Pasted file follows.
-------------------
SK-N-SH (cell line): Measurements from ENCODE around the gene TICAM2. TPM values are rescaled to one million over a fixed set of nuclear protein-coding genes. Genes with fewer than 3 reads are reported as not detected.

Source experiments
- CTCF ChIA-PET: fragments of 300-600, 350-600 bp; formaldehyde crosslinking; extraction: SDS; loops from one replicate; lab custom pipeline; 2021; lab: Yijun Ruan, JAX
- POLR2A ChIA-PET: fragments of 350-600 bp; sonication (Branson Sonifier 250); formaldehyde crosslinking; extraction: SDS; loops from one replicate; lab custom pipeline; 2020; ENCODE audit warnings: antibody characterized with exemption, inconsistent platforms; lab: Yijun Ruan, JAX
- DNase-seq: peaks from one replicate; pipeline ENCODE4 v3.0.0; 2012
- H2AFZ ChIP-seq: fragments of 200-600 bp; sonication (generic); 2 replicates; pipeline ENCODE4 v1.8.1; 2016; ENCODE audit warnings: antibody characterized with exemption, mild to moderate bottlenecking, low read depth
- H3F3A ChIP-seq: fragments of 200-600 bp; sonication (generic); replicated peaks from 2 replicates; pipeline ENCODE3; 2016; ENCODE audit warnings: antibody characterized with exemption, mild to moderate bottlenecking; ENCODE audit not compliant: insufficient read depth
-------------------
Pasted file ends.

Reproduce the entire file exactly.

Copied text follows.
SK-N-SH (cell line): Measurements from ENCODE around the gene TICAM2. TPM values are rescaled to one million over a fixed set of nuclear protein-coding genes. Genes with fewer than 3 reads are reported as not detected.

Source experiments
- CTCF ChIA-PET: fragments of 300-600, 350-600 bp; formaldehyde crosslinking; extraction: SDS; loops from one replicate; lab custom pipeline; 2021; lab: Yijun Ruan, JAX
- POLR2A ChIA-PET: fragments of 350-600 bp; sonication (Branson Sonifier 250); formaldehyde crosslinking; extraction: SDS; loops from one replicate; lab custom pipeline; 2020; ENCODE audit warnings: antibody characterized with exemption, inconsistent platforms; lab: Yijun Ruan, JAX
- DNase-seq: peaks from one replicate; pipeline ENCODE4 v3.0.0; 2012
- H2AFZ ChIP-seq: fragments of 200-600 bp; sonication (generic); 2 replicates; pipeline ENCODE4 v1.8.1; 2016; ENCODE audit warnings: antibody characterized with exemption, mild to moderate bottlenecking, low read depth
- H3F3A ChIP-seq: fragments of 200-600 bp; sonication (generic); replicated peaks from 2 replicates; pipeline ENCODE3; 2016; ENCODE audit warnings: antibody characterized with exemption, mild to moderate bottlenecking; ENCODE audit not compliant: insufficient read depth